Ring finger protein 6 promotes breast cancer cell proliferation by stabilizing estrogen receptor alpha
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Yuanying Zeng1,2,*, Xin Xu1,3,*, Siyu Wang1,*, Zubin Zhang1, Yan Liu1, Kunkun Han1, Biyin Cao1, Xinliang Mao1,4,5
1Jiangsu Key Laboratory for Translational Research and Therapeutics of Neuro-Psycho- Diseases, Department of Pharmacology, College of Pharmaceutical Sciences, Soochow University, Suzhou, Jiangsu, 215123, P. R. China
2Department of Oncology, Suzhou Municipal Hospital East Campus, Suzhou, 215100, P.R. China
3Suzhou Institute of Systems Medicine, Center of Systems Medicine, Chinese Academy of Medical Sciences, Suzhou, 215123, P. R. China
4Jiangsu Key Laboratory of Preventive and Translational Medicine for Geriatric Diseases, Soochow University, Suzhou, 215123, P. R. China
5Key Laboratory of Protein Modification and Degradation, School of Basic Medical Sciences, Affiliated Cancer Hospital & Institute of Guangzhou Medical University, Guangzhou 511436, P. R. China
*These authors have contributed equally to this work
Yuanying Zeng, email: firstname.lastname@example.org
Xinliang Mao, email: email@example.com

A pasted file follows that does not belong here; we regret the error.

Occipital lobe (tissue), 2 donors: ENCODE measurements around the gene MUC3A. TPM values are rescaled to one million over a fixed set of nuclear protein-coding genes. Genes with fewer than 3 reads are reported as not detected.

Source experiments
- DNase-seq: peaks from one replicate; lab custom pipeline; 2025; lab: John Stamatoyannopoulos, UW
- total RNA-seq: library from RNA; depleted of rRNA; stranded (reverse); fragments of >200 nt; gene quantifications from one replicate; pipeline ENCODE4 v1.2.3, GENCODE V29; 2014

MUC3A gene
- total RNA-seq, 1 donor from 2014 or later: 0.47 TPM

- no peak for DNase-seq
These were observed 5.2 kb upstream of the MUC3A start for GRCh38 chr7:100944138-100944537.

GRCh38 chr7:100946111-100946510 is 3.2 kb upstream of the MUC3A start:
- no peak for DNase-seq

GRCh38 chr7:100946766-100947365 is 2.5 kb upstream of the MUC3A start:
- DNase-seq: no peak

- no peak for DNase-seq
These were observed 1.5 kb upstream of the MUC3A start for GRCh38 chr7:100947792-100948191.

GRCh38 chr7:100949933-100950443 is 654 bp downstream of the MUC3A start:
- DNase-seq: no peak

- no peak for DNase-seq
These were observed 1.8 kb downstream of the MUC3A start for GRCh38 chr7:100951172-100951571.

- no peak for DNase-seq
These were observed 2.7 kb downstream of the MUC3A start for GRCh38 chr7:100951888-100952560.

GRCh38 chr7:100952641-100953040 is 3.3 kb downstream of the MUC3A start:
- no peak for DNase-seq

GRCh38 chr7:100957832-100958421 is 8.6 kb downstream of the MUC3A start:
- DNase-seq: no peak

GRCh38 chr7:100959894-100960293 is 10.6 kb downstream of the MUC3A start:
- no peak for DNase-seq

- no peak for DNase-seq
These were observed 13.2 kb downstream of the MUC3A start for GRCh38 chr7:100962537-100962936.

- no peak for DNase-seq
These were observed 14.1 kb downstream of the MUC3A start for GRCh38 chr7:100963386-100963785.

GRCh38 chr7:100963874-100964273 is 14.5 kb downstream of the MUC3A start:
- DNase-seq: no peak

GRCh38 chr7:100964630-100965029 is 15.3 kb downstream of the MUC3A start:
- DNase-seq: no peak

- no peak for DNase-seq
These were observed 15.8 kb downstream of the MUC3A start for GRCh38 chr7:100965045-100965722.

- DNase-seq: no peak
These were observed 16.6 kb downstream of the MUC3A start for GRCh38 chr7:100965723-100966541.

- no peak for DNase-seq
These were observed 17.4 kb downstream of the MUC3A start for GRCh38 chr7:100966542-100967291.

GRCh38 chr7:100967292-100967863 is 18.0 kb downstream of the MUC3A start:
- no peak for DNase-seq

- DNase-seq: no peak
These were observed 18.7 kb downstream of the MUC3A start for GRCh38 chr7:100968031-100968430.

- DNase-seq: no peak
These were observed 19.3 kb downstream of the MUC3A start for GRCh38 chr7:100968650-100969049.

Keywords: ring finger protein 6, breast cancer, ERα, Bcl-xL, doxorubicin
Received: November 30, 2016 Accepted: January 22, 2017 Published: February 16, 2017
Ring finger protein 6 (RNF6) is a key oncogene in both prostate cancer and leukemia, but its role is elusive in breast cancer. In the present study, we found that RNF6 was overexpressed in more than 70% of breast cancer tissues and it was associated with overall survival. RNF6 increased breast cancer cell proliferation, migration and reduced cell sensitivity to doxorubicin. Further studies showed that RNF6 was closely associated with increased expression of estrogen receptor, a critical factor in the development of breast cancers. RNF6 was found to induce ERα expression and increased its stability. In doxorubicin-resistant breast cancer cells, RNF6 was found to be elevated in association with increased ERα and anti-apoptotic Bcl-xL, but not pro-apoptotic Bim-1. In consistence with this finding, overexpression of ERα led to increased Bcl-xL but had no effects on Bim-1. Therefore, this study demonstrated that there exists an RNF6/ERα/Bcl-xL axle in breast cancer which promotes cancer cell proliferation and survival. Targeting the RNF6/ERα/Bcl-xL axle could be a promising strategy in the treatment of breast cancer.
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